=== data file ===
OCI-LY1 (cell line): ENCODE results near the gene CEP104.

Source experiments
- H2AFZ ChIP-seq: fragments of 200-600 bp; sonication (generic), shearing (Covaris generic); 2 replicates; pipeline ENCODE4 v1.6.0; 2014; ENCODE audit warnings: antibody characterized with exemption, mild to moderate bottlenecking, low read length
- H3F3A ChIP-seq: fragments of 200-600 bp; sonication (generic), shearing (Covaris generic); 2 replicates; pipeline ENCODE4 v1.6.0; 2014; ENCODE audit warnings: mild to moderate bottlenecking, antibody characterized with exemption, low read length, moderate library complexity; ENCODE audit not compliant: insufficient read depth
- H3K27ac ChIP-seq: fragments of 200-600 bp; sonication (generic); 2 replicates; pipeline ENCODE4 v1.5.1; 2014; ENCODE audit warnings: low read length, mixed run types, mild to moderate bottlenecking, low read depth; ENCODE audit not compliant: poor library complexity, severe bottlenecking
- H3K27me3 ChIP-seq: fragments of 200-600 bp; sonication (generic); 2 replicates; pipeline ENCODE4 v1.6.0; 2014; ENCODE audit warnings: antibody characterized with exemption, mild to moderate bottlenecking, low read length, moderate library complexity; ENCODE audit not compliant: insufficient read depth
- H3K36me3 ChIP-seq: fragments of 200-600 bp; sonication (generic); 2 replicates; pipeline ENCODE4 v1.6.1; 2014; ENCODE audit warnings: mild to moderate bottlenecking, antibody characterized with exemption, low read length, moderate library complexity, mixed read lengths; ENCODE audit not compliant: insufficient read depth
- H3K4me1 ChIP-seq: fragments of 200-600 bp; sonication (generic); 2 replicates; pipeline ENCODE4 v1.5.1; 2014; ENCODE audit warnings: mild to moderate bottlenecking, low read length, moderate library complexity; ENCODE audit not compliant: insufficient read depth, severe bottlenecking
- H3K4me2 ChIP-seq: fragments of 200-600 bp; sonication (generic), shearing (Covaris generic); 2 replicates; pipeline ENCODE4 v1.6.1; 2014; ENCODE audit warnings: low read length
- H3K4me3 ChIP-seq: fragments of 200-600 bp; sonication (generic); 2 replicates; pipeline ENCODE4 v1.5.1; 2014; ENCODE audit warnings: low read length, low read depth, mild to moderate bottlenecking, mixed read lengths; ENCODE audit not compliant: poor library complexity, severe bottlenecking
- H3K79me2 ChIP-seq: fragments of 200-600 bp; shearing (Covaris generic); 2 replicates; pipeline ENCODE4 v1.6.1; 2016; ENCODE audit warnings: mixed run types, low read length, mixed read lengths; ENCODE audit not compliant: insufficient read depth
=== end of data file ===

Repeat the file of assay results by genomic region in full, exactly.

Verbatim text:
OCI-LY1 (cell line): ENCODE results near the gene CEP104.

Source experiments
- H2AFZ ChIP-seq: fragments of 200-600 bp; sonication (generic), shearing (Covaris generic); 2 replicates; pipeline ENCODE4 v1.6.0; 2014; ENCODE audit warnings: antibody characterized with exemption, mild to moderate bottlenecking, low read length
- H3F3A ChIP-seq: fragments of 200-600 bp; sonication (generic), shearing (Covaris generic); 2 replicates; pipeline ENCODE4 v1.6.0; 2014; ENCODE audit warnings: mild to moderate bottlenecking, antibody characterized with exemption, low read length, moderate library complexity; ENCODE audit not compliant: insufficient read depth
- H3K27ac ChIP-seq: fragments of 200-600 bp; sonication (generic); 2 replicates; pipeline ENCODE4 v1.5.1; 2014; ENCODE audit warnings: low read length, mixed run types, mild to moderate bottlenecking, low read depth; ENCODE audit not compliant: poor library complexity, severe bottlenecking
- H3K27me3 ChIP-seq: fragments of 200-600 bp; sonication (generic); 2 replicates; pipeline ENCODE4 v1.6.0; 2014; ENCODE audit warnings: antibody characterized with exemption, mild to moderate bottlenecking, low read length, moderate library complexity; ENCODE audit not compliant: insufficient read depth
- H3K36me3 ChIP-seq: fragments of 200-600 bp; sonication (generic); 2 replicates; pipeline ENCODE4 v1.6.1; 2014; ENCODE audit warnings: mild to moderate bottlenecking, antibody characterized with exemption, low read length, moderate library complexity, mixed read lengths; ENCODE audit not compliant: insufficient read depth
- H3K4me1 ChIP-seq: fragments of 200-600 bp; sonication (generic); 2 replicates; pipeline ENCODE4 v1.5.1; 2014; ENCODE audit warnings: mild to moderate bottlenecking, low read length, moderate library complexity; ENCODE audit not compliant: insufficient read depth, severe bottlenecking
- H3K4me2 ChIP-seq: fragments of 200-600 bp; sonication (generic), shearing (Covaris generic); 2 replicates; pipeline ENCODE4 v1.6.1; 2014; ENCODE audit warnings: low read length
- H3K4me3 ChIP-seq: fragments of 200-600 bp; sonication (generic); 2 replicates; pipeline ENCODE4 v1.5.1; 2014; ENCODE audit warnings: low read length, low read depth, mild to moderate bottlenecking, mixed read lengths; ENCODE audit not compliant: poor library complexity, severe bottlenecking
- H3K79me2 ChIP-seq: fragments of 200-600 bp; shearing (Covaris generic); 2 replicates; pipeline ENCODE4 v1.6.1; 2016; ENCODE audit warnings: mixed run types, low read length, mixed read lengths; ENCODE audit not compliant: insufficient read depth